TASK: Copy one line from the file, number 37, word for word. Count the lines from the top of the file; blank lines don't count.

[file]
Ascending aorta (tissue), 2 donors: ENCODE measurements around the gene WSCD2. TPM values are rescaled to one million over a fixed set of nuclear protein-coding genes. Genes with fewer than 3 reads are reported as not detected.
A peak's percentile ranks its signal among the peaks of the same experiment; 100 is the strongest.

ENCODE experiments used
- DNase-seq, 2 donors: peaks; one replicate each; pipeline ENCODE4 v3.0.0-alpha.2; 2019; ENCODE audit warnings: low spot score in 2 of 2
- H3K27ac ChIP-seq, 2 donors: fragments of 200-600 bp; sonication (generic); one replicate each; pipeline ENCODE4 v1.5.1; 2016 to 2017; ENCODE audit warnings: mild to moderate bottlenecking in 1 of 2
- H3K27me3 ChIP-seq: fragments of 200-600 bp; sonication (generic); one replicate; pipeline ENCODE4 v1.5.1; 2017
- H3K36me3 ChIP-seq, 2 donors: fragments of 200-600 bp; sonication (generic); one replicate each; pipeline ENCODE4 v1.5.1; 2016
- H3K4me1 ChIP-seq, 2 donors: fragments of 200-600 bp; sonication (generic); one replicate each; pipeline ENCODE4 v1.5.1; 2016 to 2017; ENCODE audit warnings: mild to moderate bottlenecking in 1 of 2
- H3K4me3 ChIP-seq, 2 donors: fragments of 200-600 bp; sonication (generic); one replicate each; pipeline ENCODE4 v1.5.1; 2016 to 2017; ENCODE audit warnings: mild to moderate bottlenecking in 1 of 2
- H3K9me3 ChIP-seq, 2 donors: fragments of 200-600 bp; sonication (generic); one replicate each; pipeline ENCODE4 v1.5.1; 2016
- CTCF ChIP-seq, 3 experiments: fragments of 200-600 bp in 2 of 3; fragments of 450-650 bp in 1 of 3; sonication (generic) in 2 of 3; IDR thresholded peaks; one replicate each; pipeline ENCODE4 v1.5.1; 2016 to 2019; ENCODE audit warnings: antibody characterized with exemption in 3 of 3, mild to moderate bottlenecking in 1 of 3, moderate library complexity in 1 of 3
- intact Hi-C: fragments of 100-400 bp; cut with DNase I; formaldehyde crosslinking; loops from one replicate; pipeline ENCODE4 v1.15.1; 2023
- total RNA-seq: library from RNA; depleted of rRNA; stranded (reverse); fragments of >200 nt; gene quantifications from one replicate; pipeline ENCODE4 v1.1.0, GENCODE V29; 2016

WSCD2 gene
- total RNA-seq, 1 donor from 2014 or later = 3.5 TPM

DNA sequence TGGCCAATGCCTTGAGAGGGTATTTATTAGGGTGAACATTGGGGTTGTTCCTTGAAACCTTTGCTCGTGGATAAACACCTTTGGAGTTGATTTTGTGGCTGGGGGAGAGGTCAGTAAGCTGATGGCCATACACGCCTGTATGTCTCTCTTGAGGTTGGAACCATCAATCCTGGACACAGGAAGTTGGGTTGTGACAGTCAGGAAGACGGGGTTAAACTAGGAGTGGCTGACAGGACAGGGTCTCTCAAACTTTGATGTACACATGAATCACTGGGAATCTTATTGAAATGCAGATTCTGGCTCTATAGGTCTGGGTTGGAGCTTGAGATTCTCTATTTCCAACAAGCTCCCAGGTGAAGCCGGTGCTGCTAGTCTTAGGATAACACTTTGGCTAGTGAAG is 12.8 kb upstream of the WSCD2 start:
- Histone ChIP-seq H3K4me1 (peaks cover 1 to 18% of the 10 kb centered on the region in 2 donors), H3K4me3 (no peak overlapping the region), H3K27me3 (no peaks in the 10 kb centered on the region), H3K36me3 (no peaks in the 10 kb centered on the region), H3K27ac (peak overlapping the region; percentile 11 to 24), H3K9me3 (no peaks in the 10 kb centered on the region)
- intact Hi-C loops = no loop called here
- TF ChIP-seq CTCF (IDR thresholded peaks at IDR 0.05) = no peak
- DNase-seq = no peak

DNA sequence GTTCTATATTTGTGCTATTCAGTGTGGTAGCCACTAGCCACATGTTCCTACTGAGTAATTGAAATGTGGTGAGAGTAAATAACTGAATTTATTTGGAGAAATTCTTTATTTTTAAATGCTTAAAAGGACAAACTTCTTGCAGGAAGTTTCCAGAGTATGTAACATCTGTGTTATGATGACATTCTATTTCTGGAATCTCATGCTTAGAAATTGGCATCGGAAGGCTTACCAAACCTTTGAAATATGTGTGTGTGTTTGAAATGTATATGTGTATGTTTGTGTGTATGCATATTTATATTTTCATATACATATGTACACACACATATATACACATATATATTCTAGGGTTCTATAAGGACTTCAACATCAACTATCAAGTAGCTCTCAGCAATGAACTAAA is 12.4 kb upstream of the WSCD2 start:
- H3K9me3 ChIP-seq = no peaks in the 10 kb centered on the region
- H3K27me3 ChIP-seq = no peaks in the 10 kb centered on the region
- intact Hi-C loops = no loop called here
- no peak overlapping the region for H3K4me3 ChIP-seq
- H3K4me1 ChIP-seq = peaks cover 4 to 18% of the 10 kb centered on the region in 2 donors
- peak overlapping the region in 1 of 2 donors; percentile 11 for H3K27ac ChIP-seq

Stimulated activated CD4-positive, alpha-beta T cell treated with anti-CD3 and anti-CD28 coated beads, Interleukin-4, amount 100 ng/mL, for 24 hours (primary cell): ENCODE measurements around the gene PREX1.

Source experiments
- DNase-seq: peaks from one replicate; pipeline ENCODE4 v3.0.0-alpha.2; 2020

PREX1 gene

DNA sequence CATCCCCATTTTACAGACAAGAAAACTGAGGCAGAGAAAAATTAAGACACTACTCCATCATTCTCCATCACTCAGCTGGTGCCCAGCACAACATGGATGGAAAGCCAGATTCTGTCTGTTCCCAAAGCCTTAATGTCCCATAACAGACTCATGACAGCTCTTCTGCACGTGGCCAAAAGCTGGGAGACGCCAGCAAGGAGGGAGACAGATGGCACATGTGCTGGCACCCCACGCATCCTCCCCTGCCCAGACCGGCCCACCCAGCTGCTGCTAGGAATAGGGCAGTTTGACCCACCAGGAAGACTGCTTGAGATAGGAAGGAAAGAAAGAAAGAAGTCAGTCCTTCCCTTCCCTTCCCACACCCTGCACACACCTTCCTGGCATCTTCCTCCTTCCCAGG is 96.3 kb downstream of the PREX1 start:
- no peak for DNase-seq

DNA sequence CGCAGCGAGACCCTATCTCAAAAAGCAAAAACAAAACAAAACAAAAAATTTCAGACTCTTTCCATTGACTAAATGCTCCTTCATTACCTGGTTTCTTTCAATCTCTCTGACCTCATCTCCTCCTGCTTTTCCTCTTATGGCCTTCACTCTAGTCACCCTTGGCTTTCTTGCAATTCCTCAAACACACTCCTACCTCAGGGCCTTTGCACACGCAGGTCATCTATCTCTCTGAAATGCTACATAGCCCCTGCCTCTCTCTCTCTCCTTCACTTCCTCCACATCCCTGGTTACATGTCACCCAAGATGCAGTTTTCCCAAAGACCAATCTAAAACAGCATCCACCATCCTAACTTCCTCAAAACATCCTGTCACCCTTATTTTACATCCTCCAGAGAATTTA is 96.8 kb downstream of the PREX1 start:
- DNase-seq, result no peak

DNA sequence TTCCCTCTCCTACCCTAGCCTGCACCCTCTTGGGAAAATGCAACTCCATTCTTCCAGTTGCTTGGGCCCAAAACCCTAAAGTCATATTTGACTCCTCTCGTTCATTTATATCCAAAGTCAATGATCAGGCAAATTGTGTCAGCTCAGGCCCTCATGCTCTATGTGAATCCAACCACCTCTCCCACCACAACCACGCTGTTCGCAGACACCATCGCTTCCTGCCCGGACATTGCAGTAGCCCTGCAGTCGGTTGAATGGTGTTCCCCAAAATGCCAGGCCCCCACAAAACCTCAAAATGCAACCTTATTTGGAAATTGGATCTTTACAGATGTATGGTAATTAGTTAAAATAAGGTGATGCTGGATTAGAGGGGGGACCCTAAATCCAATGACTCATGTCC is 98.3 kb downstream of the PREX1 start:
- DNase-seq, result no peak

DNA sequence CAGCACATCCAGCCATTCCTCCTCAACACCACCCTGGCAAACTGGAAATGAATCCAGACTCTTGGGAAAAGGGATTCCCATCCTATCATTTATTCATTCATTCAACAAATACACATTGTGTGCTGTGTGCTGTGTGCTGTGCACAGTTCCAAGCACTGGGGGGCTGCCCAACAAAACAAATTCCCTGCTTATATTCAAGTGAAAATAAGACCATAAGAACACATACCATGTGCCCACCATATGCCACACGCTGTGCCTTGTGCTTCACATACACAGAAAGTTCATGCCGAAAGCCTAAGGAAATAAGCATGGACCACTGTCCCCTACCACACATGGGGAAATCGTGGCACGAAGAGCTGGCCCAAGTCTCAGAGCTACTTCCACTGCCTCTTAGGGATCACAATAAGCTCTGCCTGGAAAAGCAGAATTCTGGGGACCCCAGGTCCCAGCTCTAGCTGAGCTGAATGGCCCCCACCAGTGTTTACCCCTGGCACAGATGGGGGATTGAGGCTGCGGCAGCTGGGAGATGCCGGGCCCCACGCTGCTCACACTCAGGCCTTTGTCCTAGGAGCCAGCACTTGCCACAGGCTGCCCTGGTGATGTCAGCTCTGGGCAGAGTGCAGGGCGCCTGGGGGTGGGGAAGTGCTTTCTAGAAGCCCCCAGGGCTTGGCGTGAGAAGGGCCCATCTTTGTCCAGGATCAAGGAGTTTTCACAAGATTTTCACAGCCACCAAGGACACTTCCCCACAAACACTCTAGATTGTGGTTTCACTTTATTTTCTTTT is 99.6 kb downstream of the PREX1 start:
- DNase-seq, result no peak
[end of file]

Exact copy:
- DNase-seq, result no peak